The idea that your baby could die in the middle of the night, for no apparent reason, is terrifying for parents. But if you live in a state like Alaska, Alabama, Arkansas, Kentucky or Louisiana, your child may be at an increased risk for what’s known as sudden unexpected infant death (SUID), a term that encompasses sudden infant death syndrome (SIDS), as well as accidental suffocation and strangulation in bed (ASSB) and undetermined deaths.
There are about 3,500 infants in the US each year who die unexpectedly in their sleep. While US infant deaths declined sharply during the 1990s after an educational campaign called Back to Sleep (now known as the Safe to Sleep® campaign), there has been little research on the rates since 1999. Now, a new study published in the journal Paediatrics has found that SUID rates have largely stayed the same since 1999 and, in fact, there is now a wide variation in death rates from state to state.
The study compared SUID rates in 2000-2002 and 2013-2015, and found that states that showed the biggest declines were California, Colorado, the District of Columbia, Florida, Kansas, Missouri, New York, Oregon, Washington and Wisconsin. However, Alaska, Arkansas, Alabama, Kentucky and Louisiana had the highest SUID rates in 2013-2015, and saw significant increases since 2000-2002.
What you need to know about the new safe sleep guidelines for babies The reasons for the disparity between states are complicated because there are a lot of factors at play, says Rebecca Carlin, a pediatrician at Children’s National Health System, who wrote an accompanying commentary about the study in Pediatrics. “We know from previous studies that there are variations in SUID rates based on demographics, that rates are higher in those with lower socioeconomic status and education levels, and that there is also racial variation in SUID rates, with America Indian/Alaskan Native and non-Hispanic African American infants having the highest rates, and Hispanic American and Asian American infants having the lowest rates,” she says.
Smoking rates can also be a contributor to the state-by-state variation, says Carlin. More than 50 studies show that if a mother smokes, her infant is at a higher risk for SUID. All five of the states with the highest and increasing SUID rates also have some of the highest rates of smoking, whereas only one of the nine states with the biggest fall in SUID rates had as high a rate of tobacco use. Researchers are also looking to whether opioid use is a factor, notes Carlin, and one study found that infants exposed to methadone, heroin or both had significant increases in SUID.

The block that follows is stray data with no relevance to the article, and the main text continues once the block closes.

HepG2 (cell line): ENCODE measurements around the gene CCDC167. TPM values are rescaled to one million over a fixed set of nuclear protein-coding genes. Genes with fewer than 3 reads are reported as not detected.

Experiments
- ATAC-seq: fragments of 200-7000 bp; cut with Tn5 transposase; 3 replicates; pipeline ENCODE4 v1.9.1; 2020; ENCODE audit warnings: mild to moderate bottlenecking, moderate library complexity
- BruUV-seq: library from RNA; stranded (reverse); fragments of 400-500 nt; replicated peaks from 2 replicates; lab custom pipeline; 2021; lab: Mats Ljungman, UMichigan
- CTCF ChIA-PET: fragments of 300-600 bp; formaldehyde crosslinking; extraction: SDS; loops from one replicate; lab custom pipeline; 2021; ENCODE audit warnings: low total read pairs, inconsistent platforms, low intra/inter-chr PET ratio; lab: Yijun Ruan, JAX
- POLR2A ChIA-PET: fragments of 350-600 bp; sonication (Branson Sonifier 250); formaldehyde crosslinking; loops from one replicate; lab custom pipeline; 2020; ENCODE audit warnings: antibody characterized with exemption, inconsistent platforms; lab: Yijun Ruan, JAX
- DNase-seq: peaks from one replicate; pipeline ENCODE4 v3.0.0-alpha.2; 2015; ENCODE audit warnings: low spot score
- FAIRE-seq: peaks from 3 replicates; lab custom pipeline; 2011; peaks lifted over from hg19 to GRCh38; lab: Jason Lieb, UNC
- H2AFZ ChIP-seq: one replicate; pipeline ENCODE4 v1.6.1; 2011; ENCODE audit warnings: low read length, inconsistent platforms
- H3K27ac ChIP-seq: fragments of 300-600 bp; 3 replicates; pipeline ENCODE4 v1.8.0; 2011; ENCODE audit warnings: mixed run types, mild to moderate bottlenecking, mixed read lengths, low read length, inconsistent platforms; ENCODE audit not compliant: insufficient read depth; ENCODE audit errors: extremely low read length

There is also a wide range of strategies from state to state being used to reduce SUID, says the study’s lead author Alexa Erck, an epidemiologist working in the maternal and infant health branch at the Centers for Disease Control and Prevention. Many strategies have been established to educate parents about safe sleep practices that prevent SUID, like putting babies to sleep on their backs, not sharing a bed with your baby and keeping loose bedding out of the crib. Some of those educational strategies include laws and regulations for childcare providers; Safe to Sleep campaigns; messaging through the Special Supplemental Nutrition Program for Women, Infants, and Children; home-visiting programs; and improvements in the quality of care at hospitals. These programs have had varying rates of success, but “we know from the states with large declines in their SUID rates that they can be successful in improving infant safety,” says Carlin.
Looking at the differences in SUID rates between regions is important because it shows experts where more work is needed for improving sleep safety. In the US, putting babies to sleep in positions other than on the back is much more common than in other developed countries. Meanwhile, bed-sharing rates continue to increase and the use of soft bedding is also quite high.
Many parents decide how to care for their children largely based on what they perceive will keep their infant both safe and comfortable, says Carlin, so they put infants on their bellies because they think that it will be safer and lead to longer sleep periods. (New parents are tired, after all!) Many also believe bed-sharing is the best way to keep an eye on their babies at night, and that using soft-bedding is more comfortable for soft-skinned newborns. Healthcare and public health professionals in states with higher SUID rates need to address these perceptions.
The bottom line for both parents and physicians is that there’s much room to improve, says Carlin. “As a new parent there are so many stressors and things to worry about that it is easy to do whatever you can to make your child fall asleep faster or sleep longer, thinking SUID will never happen to them,” says Carlin. “But that is what the parent of every SUID victim thought when they put their child down to sleep.”
To counter these beliefs, we need to invest in more programs to educate mothers on the risks of unsafe sleep practices and better support new parents so they are able to follow those recommendations.